Investment basics: Asset allocation
Philequity Corner - Ignacio B. Gimenez () - March 12, 2007 - 12:00am
Remember the old adage about not putting all your eggs in one basket? It applies just as appropriately to investments. In financial parlance, it is called Asset Allocation. Simply put, asset allocation is a way of spreading your investments across various asset classes such as cash, bonds and stocks.

Asset allocation is a crucial part of the investment decision-making process and it serves two general purposes. First, it provides variety to one’s portfolio and thereby helps spread the risks. This is also called diversification. Second, it also allows one to take advantage of opportunities and favorable conditions involving a particular asset class.
Define your investment profile
Before embarking on asset allocation, one should set or characterize his investment profile. To do this, one should determine certain factors such as the following:

1. Investment horizon
. This refers to the period in which you intend to achieve a financial goal such as saving for college expenses, buying a house, or retirement. In most cases, we may need to set several goals simultaneously. Therefore, be realistic. More goals mean saving (and investing) more and possibly over a longer time frame. In this case, it would be advisable to start early.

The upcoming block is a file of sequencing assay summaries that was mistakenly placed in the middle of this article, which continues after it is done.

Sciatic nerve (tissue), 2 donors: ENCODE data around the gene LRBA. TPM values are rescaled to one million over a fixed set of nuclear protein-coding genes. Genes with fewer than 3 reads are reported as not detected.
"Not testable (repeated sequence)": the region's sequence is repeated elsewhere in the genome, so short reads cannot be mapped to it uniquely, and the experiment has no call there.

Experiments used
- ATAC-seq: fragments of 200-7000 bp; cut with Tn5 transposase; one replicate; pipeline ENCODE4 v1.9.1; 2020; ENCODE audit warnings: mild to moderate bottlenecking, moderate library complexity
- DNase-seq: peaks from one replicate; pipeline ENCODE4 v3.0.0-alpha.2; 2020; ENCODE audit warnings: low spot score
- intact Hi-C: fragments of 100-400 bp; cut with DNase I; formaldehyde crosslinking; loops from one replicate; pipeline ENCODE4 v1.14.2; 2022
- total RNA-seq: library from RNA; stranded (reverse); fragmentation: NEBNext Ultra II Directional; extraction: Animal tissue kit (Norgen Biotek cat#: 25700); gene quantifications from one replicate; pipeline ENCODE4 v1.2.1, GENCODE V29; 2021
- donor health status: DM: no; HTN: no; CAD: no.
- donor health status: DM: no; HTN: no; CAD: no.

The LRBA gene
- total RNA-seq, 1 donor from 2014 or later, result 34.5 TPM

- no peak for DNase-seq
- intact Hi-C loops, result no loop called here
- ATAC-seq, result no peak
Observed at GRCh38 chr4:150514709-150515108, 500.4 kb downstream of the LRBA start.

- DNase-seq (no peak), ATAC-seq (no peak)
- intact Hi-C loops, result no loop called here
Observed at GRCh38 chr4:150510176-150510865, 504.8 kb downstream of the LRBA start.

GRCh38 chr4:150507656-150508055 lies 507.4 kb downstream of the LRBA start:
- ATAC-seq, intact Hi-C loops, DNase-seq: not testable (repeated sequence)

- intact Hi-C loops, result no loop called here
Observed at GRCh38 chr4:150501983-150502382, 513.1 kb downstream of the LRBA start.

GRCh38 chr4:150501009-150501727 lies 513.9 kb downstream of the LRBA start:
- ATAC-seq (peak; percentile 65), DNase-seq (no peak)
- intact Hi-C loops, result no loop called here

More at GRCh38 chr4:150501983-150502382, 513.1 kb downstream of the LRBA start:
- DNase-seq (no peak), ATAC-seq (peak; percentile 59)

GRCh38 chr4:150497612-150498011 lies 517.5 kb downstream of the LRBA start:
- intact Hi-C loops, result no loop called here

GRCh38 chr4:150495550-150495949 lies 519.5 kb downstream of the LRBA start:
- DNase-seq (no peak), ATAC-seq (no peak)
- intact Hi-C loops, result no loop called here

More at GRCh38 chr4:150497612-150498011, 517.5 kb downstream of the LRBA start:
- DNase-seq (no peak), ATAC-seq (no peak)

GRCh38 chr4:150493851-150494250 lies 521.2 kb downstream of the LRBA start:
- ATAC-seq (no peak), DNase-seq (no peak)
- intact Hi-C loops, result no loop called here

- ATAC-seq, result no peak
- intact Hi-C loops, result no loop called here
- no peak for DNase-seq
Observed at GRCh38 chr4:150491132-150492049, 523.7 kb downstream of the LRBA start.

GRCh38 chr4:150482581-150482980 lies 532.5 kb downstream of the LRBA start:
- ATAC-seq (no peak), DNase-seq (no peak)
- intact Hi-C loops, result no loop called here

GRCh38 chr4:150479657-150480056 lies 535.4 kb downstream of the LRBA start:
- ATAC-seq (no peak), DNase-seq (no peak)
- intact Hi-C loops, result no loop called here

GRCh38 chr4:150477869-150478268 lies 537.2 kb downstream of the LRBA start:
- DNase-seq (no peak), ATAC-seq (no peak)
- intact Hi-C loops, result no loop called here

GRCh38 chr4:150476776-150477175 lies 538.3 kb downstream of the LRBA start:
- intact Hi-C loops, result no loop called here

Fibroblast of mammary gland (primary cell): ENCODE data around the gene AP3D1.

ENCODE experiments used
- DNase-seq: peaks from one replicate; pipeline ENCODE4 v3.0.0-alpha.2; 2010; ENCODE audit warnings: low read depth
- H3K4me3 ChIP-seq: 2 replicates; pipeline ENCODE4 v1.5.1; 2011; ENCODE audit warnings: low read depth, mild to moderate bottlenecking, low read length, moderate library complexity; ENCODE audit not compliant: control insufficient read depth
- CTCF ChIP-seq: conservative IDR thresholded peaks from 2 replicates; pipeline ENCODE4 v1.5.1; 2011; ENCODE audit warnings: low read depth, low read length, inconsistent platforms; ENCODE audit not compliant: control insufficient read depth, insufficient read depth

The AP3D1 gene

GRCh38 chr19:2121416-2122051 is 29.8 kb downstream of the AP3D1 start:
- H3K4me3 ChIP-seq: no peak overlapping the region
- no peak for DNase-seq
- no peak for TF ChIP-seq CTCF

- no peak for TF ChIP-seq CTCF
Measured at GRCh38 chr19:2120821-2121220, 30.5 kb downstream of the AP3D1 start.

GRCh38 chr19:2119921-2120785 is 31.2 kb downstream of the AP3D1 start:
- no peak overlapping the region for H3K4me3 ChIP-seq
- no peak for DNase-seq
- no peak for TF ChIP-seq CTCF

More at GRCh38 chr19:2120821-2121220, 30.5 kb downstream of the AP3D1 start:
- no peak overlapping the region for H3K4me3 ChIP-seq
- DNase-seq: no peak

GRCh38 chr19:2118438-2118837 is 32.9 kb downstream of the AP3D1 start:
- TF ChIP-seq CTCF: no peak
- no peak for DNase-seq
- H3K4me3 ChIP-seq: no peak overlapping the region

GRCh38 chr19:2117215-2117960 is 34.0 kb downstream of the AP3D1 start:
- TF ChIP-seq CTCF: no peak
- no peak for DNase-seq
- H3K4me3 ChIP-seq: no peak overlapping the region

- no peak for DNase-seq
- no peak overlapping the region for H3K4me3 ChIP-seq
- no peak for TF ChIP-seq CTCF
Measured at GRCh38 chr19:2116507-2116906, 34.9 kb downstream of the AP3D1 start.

2. Risk profile
. This refers to one’s willingness to take a certain degree of risk. As a basic maxim, targeting high returns entails taking equally high risks. Also, the younger you are and the earlier you start investing, the higher risk that you can tolerate because you have more time and opportunity to recover should your portfolio yield poor returns initially. Furthermore, you can also afford to be more aggressive and allocate more of your funds into riskier but potentially more rewarding investments. The opposite is also true: the older one gets, the lower would be his risk tolerance as there might be little time and opportunity left to recover from initial poor investment yields. In this regard, it is more prudent for them to keep their funds into "safer" investment instruments.
Research on fundamentals
Aside from defining your investment profile, you will also need to consider current economic circumstances and which asset class they favor. It is on this note that we once again emphasize the value of research and the need to focus on economic and research fundamentals.

For instance, in a high interest rate scenario, it would be prudent to allocate more of your resources in cash and near-cash investment vehicles such as deposit instruments and Treasury bills/notes and less on bonds and stocks. The reverse is also true: a low interest rate regime would favor stocks and bonds.

In the event that you need to allocate part of your funds in stocks, do intensive research on the companies that you will be investing in. Consider the earnings and growth prospects, credibility and integrity of management, extent or possibility of dividend yields (see our article Stock market 101, Philippine Star Nov. 20, 2006 issue). A conservative stance would be to keep your stock investments on high-quality companies (blue chips). In a more aggressive positioning, one can consider smaller but promising companies which are likely to post strong earnings growth and can potentially become blue chip companies.